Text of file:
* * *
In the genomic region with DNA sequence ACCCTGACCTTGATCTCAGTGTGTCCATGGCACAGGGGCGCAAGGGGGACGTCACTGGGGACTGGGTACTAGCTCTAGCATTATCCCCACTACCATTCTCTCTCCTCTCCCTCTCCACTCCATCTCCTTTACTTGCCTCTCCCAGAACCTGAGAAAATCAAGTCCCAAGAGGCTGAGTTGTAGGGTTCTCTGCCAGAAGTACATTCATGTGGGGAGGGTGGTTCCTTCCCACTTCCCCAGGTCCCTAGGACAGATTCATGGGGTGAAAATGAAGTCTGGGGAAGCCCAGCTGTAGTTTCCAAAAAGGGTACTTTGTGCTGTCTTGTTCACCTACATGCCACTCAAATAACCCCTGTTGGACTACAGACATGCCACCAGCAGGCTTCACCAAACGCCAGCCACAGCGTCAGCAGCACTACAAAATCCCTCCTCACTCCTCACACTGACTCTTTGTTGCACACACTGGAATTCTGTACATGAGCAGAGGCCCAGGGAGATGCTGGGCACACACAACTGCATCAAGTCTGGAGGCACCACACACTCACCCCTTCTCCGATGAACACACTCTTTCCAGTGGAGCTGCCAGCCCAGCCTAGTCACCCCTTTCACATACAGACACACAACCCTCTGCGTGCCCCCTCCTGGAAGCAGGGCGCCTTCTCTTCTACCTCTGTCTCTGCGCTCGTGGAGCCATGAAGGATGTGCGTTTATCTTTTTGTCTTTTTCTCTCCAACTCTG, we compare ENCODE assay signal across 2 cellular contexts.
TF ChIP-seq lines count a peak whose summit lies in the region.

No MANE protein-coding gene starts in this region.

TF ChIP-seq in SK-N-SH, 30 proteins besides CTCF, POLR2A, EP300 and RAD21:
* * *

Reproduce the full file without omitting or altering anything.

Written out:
In the genomic region with DNA sequence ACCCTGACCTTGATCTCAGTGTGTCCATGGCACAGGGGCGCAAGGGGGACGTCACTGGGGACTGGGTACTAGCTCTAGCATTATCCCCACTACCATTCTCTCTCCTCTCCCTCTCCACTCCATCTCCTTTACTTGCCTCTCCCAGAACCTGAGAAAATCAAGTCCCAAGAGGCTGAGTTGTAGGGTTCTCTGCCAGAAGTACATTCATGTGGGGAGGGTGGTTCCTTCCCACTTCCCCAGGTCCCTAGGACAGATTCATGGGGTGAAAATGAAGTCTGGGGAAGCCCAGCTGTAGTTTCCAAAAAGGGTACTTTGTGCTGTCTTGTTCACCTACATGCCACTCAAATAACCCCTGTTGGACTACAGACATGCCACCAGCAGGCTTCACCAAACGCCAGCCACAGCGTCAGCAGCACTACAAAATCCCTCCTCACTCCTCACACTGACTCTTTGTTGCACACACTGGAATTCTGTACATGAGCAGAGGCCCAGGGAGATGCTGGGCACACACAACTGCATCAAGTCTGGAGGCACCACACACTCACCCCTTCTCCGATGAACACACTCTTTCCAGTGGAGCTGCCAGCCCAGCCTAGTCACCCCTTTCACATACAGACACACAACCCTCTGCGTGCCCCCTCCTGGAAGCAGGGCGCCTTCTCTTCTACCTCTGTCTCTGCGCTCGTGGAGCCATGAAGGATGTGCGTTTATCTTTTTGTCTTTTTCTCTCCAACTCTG, we compare ENCODE assay signal across 2 cellular contexts.
TF ChIP-seq lines count a peak whose summit lies in the region.

No MANE protein-coding gene starts in this region.

TF ChIP-seq in SK-N-SH, 30 proteins besides CTCF, POLR2A, EP300 and RAD21: